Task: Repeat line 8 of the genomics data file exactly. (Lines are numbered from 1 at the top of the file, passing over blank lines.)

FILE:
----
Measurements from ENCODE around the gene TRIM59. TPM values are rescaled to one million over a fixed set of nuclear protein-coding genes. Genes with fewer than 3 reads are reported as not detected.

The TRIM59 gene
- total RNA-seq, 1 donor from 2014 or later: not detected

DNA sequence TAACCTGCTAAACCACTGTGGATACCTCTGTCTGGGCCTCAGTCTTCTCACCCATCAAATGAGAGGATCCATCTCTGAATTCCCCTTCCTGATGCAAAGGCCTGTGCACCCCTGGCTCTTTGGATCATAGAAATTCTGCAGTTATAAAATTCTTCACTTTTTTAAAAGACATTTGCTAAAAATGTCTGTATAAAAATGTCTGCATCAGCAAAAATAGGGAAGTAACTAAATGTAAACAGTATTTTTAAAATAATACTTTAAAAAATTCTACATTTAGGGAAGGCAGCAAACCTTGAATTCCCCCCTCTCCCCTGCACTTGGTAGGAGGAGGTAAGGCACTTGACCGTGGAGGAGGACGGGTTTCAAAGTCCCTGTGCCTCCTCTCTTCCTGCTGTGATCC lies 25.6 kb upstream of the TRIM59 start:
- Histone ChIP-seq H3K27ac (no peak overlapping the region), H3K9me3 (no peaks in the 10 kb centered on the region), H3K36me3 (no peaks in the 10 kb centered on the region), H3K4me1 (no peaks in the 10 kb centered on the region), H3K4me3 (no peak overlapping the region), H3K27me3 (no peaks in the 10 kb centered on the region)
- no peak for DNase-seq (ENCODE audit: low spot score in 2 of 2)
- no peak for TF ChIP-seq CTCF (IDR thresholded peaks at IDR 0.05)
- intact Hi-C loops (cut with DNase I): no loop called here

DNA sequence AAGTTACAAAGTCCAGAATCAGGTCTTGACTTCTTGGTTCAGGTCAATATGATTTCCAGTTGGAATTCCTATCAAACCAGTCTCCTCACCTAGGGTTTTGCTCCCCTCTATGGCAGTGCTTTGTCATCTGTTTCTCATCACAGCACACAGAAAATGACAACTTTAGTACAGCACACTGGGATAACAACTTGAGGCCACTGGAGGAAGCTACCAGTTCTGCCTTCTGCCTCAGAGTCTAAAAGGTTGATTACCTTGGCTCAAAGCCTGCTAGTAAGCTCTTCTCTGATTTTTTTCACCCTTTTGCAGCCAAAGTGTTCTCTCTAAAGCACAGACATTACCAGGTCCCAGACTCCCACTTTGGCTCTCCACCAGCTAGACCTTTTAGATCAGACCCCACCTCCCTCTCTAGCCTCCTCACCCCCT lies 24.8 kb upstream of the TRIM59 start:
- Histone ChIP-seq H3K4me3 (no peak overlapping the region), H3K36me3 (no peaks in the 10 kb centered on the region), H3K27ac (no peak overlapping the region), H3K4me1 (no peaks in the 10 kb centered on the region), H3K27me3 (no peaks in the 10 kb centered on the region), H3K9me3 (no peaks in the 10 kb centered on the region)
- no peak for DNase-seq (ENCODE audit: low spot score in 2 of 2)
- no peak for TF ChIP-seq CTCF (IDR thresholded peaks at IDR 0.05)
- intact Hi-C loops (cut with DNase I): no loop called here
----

- intact Hi-C loops (cut with DNase I): no loop called here